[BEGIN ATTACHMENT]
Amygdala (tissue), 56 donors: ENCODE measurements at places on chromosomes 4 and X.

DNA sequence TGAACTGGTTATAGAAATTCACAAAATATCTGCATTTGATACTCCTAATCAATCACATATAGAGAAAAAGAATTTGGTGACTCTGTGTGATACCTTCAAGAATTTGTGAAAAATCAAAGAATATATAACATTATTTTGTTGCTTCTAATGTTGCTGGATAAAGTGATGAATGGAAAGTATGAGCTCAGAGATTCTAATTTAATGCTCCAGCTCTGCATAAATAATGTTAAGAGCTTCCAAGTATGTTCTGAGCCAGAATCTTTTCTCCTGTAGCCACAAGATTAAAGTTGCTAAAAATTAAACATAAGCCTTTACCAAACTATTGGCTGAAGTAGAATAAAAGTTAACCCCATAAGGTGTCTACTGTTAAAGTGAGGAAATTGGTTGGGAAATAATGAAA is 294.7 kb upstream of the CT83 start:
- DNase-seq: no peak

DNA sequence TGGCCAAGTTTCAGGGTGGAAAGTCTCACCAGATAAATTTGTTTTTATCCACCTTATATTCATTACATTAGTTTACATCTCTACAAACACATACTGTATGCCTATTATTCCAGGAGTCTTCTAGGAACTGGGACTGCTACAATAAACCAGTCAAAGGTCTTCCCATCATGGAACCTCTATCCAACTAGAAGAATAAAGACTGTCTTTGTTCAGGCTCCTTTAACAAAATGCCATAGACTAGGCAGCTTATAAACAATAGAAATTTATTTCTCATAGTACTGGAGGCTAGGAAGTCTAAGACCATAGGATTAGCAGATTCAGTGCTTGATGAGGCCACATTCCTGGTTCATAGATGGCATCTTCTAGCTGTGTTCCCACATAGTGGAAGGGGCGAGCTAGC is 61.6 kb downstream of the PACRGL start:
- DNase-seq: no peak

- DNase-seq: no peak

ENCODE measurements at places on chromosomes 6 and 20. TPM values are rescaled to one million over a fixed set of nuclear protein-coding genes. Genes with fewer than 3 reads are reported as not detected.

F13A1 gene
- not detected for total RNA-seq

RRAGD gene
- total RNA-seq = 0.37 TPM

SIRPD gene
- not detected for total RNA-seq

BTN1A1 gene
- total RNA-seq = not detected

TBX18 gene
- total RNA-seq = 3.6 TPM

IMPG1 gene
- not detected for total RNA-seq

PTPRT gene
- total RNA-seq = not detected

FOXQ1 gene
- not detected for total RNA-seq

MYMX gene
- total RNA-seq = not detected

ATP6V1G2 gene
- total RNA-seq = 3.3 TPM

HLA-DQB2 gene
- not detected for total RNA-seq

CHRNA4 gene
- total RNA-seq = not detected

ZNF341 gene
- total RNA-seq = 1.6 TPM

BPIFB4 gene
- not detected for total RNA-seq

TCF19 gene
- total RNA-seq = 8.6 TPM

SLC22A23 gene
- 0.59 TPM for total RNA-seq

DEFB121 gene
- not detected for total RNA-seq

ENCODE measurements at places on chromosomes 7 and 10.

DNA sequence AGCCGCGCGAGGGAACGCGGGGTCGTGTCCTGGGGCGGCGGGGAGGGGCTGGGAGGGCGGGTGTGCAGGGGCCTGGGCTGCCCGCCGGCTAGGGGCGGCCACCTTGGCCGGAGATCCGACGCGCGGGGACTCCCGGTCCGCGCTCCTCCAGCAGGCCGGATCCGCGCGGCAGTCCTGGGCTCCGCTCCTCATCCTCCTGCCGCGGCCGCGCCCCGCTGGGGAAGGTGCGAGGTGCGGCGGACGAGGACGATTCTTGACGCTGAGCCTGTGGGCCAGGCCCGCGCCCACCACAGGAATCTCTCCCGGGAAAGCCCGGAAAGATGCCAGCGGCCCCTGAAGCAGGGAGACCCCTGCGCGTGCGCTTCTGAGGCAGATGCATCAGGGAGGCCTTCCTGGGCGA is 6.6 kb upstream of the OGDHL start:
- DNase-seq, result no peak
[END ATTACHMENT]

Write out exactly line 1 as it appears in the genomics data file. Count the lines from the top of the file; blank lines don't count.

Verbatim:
Amygdala (tissue), 56 donors: ENCODE measurements at places on chromosomes 4 and X.